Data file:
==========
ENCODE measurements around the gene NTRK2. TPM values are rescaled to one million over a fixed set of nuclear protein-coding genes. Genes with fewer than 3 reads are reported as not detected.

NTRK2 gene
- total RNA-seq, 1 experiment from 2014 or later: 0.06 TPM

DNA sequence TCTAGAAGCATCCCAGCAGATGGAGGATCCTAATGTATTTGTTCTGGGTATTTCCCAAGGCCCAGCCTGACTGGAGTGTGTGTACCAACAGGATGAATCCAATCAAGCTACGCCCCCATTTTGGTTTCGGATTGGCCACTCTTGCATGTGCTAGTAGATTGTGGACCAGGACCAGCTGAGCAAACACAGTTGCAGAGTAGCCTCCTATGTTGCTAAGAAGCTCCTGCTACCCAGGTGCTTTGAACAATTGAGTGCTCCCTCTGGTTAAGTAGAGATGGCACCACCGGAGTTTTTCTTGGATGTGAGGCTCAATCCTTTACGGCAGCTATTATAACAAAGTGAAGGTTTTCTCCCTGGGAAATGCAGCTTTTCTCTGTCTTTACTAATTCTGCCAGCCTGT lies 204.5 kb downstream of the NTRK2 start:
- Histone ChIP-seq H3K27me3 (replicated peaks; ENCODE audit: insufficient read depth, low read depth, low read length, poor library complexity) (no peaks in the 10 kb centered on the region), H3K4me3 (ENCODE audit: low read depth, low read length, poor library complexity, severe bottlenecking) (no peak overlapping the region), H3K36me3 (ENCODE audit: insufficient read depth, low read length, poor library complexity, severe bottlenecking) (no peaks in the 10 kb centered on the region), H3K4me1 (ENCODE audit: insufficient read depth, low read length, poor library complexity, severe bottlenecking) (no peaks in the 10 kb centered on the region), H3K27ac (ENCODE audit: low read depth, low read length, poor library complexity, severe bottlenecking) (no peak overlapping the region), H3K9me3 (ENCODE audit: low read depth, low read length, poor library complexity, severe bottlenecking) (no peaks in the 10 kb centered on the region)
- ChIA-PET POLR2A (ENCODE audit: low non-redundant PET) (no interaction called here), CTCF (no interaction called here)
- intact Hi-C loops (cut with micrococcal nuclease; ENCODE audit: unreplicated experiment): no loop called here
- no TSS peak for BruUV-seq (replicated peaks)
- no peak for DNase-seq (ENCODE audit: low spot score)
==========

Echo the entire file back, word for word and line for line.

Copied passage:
ENCODE measurements around the gene NTRK2. TPM values are rescaled to one million over a fixed set of nuclear protein-coding genes. Genes with fewer than 3 reads are reported as not detected.

NTRK2 gene
- total RNA-seq, 1 experiment from 2014 or later: 0.06 TPM

DNA sequence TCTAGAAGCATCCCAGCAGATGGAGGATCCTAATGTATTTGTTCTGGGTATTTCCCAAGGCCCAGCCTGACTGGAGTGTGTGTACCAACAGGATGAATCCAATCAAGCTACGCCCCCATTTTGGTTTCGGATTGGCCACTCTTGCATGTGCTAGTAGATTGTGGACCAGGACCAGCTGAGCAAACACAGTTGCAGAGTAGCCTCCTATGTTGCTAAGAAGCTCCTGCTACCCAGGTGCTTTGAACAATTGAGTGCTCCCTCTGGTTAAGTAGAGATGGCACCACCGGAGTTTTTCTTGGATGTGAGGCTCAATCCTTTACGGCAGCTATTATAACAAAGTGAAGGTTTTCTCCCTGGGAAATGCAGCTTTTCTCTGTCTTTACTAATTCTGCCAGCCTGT lies 204.5 kb downstream of the NTRK2 start:
- Histone ChIP-seq H3K27me3 (replicated peaks; ENCODE audit: insufficient read depth, low read depth, low read length, poor library complexity) (no peaks in the 10 kb centered on the region), H3K4me3 (ENCODE audit: low read depth, low read length, poor library complexity, severe bottlenecking) (no peak overlapping the region), H3K36me3 (ENCODE audit: insufficient read depth, low read length, poor library complexity, severe bottlenecking) (no peaks in the 10 kb centered on the region), H3K4me1 (ENCODE audit: insufficient read depth, low read length, poor library complexity, severe bottlenecking) (no peaks in the 10 kb centered on the region), H3K27ac (ENCODE audit: low read depth, low read length, poor library complexity, severe bottlenecking) (no peak overlapping the region), H3K9me3 (ENCODE audit: low read depth, low read length, poor library complexity, severe bottlenecking) (no peaks in the 10 kb centered on the region)
- ChIA-PET POLR2A (ENCODE audit: low non-redundant PET) (no interaction called here), CTCF (no interaction called here)
- intact Hi-C loops (cut with micrococcal nuclease; ENCODE audit: unreplicated experiment): no loop called here
- no TSS peak for BruUV-seq (replicated peaks)
- no peak for DNase-seq (ENCODE audit: low spot score)